Specifically in the context of ineffective erythropoiesis, growth differentiation factor-15 (GDF15), a TGFb family cytokine, has been suggested as a mediator of hepcidin suppression based on two observations. Firstly, GDF15 has been shown to suppress hepcidin expression in cultured hepatocytes, and secondly, it circulates at extremely high levels in patients with beta thalassemia, potentially explaining their inappropriate hepcidin suppression in spite of iron overload.25,26 This hypothesis was strengthened by the recent discovery that iron depletion in vitro induces GDF15 expression, and that infusion of the iron chelator deferoxamine increases plasma GDF15 in humans.27 In our study, a modest but significant diurnal pattern to GDF15 was observed, with levels increasing slightly during each day, but the pattern remained constant during the week (Figure 1E; the rise towards the end of day 3, which appears to be exaggerated, is not significantly different from day 1). GDF15 therefore appears unlikely to mediate the hepcidin suppression resulting from erythropoietin administration.
During the second study week, 250 mL blood was removed from each subject at 09:00 on day 2. Hepcidin levels were again subsequently reduced, although the reduction was more gradual than that seen after erythropoietin administration, with no apparent recovery even by day 15 (Figure 2A; P=0.020 and <0.001 for day 4 and 5 relative to day 1). Analysis of related parameters demonstrated a more gradual decline in circulating TS, otherwise similar to the first study week (Figure 2B; P=0.006 for day 5 compared with day 1), whilst sTFR and GDF15 were again unchanged during the week (Figure 2E and F). That these changes were similar but more gradual than those observed during the first week, may be explained by the slower onset and lower amplitude of the plasma erythropoietin profile following venesection compared to that seen after erythropoietin administration (Figure 2D).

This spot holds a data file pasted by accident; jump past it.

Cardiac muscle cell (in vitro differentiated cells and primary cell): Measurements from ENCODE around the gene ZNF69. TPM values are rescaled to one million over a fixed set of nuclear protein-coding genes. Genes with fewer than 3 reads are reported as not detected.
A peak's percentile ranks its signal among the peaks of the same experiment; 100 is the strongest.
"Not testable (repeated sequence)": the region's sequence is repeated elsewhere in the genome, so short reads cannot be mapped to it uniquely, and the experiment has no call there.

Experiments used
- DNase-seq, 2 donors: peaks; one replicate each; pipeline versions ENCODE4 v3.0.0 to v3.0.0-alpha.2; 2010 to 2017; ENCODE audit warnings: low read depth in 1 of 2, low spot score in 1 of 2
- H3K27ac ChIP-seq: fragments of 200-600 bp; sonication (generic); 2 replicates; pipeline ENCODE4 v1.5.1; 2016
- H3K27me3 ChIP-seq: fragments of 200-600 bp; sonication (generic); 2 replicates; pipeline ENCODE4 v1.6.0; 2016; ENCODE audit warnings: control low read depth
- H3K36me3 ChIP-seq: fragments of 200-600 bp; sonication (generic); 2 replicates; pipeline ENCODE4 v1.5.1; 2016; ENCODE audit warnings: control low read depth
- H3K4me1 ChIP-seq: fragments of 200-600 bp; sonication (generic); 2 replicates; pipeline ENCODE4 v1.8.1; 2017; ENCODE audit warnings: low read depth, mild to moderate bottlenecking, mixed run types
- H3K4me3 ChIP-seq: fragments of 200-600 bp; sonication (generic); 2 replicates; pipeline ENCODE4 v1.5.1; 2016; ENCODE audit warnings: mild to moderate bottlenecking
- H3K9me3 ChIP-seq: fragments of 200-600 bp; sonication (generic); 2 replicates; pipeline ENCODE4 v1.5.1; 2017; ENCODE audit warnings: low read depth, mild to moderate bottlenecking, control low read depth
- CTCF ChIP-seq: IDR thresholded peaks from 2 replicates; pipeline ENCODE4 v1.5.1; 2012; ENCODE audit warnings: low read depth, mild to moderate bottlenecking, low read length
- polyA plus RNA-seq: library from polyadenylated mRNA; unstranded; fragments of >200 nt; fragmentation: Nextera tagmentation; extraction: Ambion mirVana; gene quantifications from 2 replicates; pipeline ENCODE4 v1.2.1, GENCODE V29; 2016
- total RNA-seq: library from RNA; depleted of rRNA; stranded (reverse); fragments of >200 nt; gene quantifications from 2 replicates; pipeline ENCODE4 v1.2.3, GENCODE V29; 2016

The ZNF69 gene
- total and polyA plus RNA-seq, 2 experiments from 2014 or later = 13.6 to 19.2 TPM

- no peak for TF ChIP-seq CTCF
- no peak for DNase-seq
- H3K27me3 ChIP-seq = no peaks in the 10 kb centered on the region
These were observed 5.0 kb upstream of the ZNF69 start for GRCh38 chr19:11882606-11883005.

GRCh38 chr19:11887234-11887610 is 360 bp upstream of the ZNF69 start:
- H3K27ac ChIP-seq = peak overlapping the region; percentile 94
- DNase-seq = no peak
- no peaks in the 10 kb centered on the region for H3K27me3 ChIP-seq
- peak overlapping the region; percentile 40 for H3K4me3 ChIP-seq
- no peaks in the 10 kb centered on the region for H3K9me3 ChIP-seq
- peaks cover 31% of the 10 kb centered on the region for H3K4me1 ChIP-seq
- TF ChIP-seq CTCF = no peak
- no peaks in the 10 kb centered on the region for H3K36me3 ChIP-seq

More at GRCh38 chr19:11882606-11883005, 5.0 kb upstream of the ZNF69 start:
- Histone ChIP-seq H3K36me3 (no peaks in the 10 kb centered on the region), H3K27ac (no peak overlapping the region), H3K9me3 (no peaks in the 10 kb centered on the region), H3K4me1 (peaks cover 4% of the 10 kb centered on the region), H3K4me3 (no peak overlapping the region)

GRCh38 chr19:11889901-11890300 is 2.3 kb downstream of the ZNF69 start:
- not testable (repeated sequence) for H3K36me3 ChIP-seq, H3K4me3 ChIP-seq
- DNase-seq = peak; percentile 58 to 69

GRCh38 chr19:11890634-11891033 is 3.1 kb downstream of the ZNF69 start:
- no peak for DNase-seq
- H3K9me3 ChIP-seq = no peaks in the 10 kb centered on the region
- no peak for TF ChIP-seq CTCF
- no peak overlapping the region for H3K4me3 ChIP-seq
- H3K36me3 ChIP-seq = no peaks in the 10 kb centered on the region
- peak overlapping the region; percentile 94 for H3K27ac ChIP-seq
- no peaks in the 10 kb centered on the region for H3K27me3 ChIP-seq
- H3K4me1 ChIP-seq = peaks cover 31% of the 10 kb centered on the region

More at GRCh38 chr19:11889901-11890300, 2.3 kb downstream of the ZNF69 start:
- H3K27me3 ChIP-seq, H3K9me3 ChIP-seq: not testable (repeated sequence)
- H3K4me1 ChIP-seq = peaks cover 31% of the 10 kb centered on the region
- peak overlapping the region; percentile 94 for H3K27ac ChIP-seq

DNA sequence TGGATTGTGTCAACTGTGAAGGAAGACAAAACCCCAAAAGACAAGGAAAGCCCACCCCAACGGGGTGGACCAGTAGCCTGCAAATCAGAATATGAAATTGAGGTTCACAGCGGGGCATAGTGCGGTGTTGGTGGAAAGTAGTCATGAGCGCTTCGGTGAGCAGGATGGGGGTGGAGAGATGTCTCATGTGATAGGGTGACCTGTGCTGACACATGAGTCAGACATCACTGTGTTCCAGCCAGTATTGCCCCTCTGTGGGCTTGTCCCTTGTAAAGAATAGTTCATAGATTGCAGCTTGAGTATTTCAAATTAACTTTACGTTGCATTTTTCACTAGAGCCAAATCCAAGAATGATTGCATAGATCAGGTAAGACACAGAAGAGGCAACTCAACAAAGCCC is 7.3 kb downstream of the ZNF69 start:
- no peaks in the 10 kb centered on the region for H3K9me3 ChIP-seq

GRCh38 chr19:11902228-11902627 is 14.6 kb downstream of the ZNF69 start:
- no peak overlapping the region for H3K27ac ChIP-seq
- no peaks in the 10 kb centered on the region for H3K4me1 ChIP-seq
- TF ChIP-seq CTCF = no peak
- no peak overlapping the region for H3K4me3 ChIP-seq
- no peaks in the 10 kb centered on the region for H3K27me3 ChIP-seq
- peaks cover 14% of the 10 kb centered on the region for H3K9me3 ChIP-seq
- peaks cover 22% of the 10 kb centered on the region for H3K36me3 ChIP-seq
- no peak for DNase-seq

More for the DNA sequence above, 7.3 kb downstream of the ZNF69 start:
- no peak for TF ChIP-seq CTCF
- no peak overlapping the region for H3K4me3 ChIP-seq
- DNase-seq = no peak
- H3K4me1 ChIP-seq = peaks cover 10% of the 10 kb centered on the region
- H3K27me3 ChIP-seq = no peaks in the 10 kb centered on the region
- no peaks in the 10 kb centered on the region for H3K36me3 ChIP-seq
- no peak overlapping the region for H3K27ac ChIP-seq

This degree of hepcidin suppression points towards erythropoietin as a more useful therapy for the anemia of chronic disease than is currently accepted. Two key mechanisms underlying the anemia of chronic disease are an insufficient erythropoietin response to anemia, and restricted iron transport, the latter being due to increased hepcidin expression mediated by interleukin-6.28 Both these mechanisms are addressed by therapeutic erythropoietin: in addition to augmenting insufficient endogenous hormone, the resulting suppression of circulating hepcidin levels is able to restore the delivery of iron to the marrow.
Erythropoietin administration results in profound and sustained suppression of circulating hepcidin, which is not mediated by reduced circulating iron. These data add to the rationale behind the use of erythropoietin for the anemia of chronic disease improving the disorder of iron transport as well as supplementing a diminished erythropoietin response. This study also confirms the existence of a hepcidin-based mechanism for increasing the delivery of iron at times of increased utilization; the anticipated marrow-derived mediator of this effect remains to be identified.
The authors wish to thank Bernard North for statistical advice.
DRA, DPG and MB contributed equally to this paper.
The online version of this article has a Supplementary Appendix.
Authorship and Disclosures
DRA, DPG, MB, KGM, FWKT, PHM and PC designed the study, which was carried out by DRA and DPG, with help and supervision from NDD, TDC, DHT and PC. MB and RC developed and performed the hepcidin assay with KGM and SRB. DRA, DPG and MB analyzed the data and wrote the manuscript, which was edited by all authors. PHM is a scientific director of and holds equity in ReOx Ltd. PHM also received payments from Wellcome Trust and Roche Foundation for Anaemia Research SAB.
There are no other potential conflicts of interest.
Funding: this work was supported by the Hammersmith Hospitals Trustees Research Committee, UK Medical Research Council and NIHR Biomedical Research Centre Funding Scheme.
- Received June 22, 2009.
- Revision received August 5, 2009.
- Accepted August 20, 2009.
- Copyright© Ferrata Storti Foundation